Building of the Day: 2102 Boardwalk

Brooklyn, one building at a time.

Name: Former Child’s Restaurant
Address: 2102 Boardwalk
Cross Streets: West 21st and West 22nd Streets
Neighborhood: Coney Island
Year Built: 1923
Architectural Style: Spanish Baroque Revival
Architect: Dennison & Hirons
Other buildings by architect: Beaux Arts Institute of Design, 304 E. 44th St, Manhattan, Suffolk Guarantee and Title Company Building, Queens, both landmarked.
Landmarked: Yes, Individual landmark, 2003

The story: Coney Island’s reputation was built on the concept of über, that over-the-top, on steroids kind of grandiosity that took people out of their everyday lives, and placed them in places they would never see, and experience things they would never experience anywhere else. Child’s Restaurants understood this well, as did this building’s architects, and they gave us a building to rival Neptune’s own palace on the bottom of the sea.

The Child’s Restaurant chain was founded in 1889 by brothers William and Samuel Childs. Their goal was to provide quick and inexpensive food in a clean and pleasant setting. They were innovators in the cafeteria-style lunch counters, and by 1925, they were so successful that the Child’s chain had 107 restaurants in 33 cities in the US and Canada. Rather than trying to replicate the same building and style wherever they were located, like today’s McDonald’s, they were flexible enough to sometimes incorporate the local environment into their stores. For example, one of their restaurants on 5th in Manhattan had streamlined curved glass windows and a sophisticated décor, an early project of William Van Alen, architect of the Chrysler Building. Here, they took the beach and the sea, and went crazy.

Ethan Allen Dennison and Frederic Charles Hiron were both graduates of the prestigious Ecole des Beaux-Arts in Paris. They opened their architectural practice in 1910, and their early works were mostly Neo-Classical banks and office buildings. They later designed many more buildings in the Art Deco style, also with lots of terra-cotta. Dennison and Hiron developed a close relationship with the artisans of the Atlantic Terra-Cotta Company, and for this and subsequent projects, had the ornamentation rendered in quarter scale models, which they could then glaze in the exact colors they wanted. Model-maker Maxfield Kleck and colorist Duncan Smith of the Atlantic Terra-Cotta Company were the artisans of record, and having their names and work known to us is a rarity, as these talented people often remained anonymous and unaccredited.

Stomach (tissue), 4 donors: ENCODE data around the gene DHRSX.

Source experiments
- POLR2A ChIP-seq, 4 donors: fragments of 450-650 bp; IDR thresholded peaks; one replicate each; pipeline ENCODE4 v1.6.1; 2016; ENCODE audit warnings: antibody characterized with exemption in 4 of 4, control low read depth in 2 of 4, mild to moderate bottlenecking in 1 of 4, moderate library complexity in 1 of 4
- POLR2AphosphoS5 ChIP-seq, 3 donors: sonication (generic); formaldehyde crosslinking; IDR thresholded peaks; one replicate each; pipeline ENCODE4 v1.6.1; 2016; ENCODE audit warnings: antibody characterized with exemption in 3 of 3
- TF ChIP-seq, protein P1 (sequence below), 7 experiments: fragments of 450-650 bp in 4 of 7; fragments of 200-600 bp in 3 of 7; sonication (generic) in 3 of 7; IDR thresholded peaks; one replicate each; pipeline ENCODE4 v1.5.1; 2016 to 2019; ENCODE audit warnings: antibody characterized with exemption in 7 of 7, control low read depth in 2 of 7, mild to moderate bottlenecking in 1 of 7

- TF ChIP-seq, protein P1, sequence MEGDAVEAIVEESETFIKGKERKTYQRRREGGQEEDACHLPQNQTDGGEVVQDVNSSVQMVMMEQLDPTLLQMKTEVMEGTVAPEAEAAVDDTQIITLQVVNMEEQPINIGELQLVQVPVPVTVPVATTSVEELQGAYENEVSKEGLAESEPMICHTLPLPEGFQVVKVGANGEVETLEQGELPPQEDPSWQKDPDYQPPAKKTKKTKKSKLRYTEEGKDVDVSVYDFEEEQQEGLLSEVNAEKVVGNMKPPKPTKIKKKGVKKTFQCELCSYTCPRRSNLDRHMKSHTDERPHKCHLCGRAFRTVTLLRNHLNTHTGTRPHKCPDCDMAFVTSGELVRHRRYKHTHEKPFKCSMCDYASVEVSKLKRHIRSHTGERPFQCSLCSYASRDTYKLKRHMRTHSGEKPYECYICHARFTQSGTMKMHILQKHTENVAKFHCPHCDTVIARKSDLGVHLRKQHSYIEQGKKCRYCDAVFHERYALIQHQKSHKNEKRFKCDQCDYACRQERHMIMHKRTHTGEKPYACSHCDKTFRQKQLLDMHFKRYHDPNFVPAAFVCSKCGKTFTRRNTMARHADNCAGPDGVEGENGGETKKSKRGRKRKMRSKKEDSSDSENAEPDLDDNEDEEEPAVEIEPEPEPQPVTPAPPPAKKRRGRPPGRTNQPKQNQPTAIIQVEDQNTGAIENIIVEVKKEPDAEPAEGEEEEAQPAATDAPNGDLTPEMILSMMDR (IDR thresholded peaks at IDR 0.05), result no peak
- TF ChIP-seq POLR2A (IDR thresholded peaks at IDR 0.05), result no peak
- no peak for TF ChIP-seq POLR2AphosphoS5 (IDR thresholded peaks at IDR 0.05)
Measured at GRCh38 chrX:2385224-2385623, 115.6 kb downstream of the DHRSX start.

The restaurant originally had a rooftop pergola, as seen on an old postcard, allowing patrons ocean views. The wide arches were once glass filled picture windows, which also extended on the W. 21st St. side of the building. And then there was the ornament. Neptune rises from the sea, dripping with seaweed. Cavorting fishes, cockleshells, seahorses, sailing ships, as well as swags, garlands, classical urns and other ornament, crown the building. They all mix in a unique Baroque pattern of swirls, and shapes, in bright and fantastic colors. Most impressive were the mixture of glazes that mimicked a view from under the sea, as seen in the corner medallions. Even today, much of the ornament is still in fine shape, including the fish on top of the columns which once held the pergola, although a lot of the original stucco is gone. Originally, the boardwalk was higher, and another story was below, offering customers even more dining room.